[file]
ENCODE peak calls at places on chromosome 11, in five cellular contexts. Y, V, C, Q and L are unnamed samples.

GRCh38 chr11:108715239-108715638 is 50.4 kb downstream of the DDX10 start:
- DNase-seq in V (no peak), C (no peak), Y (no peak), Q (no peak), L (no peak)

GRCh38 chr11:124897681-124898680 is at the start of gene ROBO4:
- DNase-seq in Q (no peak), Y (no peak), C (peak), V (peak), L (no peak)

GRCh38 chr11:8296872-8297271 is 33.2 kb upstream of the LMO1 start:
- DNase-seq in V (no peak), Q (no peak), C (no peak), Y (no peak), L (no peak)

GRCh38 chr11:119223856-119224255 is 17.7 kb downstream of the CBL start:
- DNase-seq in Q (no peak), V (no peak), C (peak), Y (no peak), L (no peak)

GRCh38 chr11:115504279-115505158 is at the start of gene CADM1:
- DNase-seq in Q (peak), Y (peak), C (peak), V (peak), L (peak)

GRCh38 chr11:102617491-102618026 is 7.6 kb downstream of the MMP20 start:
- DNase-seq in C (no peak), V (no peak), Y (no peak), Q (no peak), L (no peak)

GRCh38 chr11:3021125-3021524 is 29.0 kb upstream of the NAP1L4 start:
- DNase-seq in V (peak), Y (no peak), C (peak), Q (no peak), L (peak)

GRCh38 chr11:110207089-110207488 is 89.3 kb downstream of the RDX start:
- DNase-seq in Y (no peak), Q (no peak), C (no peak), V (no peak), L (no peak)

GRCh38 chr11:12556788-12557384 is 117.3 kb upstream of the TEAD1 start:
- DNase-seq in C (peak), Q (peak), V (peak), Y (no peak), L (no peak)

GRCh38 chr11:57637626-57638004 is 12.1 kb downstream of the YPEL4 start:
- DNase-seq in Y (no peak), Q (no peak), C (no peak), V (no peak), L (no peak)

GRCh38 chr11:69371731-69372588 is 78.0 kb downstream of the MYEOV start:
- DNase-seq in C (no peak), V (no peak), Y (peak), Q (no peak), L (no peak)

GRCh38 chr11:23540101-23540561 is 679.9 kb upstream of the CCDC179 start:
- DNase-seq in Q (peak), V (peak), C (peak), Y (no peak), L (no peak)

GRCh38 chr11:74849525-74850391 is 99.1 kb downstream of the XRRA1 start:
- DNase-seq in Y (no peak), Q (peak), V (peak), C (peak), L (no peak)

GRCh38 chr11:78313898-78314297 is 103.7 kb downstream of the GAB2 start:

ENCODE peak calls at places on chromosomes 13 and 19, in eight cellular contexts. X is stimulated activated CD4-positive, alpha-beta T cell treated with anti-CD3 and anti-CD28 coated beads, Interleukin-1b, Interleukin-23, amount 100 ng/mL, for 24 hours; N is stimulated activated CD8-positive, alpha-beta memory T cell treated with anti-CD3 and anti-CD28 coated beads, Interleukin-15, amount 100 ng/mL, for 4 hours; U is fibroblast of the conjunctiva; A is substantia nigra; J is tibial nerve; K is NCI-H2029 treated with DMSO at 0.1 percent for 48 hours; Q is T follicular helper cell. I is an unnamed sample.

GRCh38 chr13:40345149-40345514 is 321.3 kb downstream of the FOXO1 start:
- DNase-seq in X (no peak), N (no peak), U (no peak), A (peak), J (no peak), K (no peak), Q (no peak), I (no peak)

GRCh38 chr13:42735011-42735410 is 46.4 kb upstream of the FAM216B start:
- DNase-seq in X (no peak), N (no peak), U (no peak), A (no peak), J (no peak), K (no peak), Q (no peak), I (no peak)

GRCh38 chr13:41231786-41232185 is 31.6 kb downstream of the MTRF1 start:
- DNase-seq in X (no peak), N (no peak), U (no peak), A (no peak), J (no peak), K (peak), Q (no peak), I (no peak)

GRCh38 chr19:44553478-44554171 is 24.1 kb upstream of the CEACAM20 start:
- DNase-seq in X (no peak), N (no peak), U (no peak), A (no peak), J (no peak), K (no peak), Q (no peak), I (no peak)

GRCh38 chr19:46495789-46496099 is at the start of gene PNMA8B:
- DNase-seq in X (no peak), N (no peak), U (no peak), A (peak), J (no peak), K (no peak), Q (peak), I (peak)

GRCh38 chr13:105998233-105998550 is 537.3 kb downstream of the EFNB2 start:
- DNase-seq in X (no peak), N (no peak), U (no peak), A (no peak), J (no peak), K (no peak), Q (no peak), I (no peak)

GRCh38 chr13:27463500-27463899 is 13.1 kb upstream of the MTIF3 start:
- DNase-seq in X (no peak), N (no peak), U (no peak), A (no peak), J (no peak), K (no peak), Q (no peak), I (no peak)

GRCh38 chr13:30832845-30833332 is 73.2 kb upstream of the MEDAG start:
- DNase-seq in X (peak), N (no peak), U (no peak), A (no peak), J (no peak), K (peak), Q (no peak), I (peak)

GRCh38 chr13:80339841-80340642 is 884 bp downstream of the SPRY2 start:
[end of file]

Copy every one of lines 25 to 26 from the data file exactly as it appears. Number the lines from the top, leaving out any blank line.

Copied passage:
- DNase-seq in Q (peak), V (peak), C (peak), Y (no peak), L (no peak)

GRCh38 chr11:74849525-74850391 is 99.1 kb downstream of the XRRA1 start: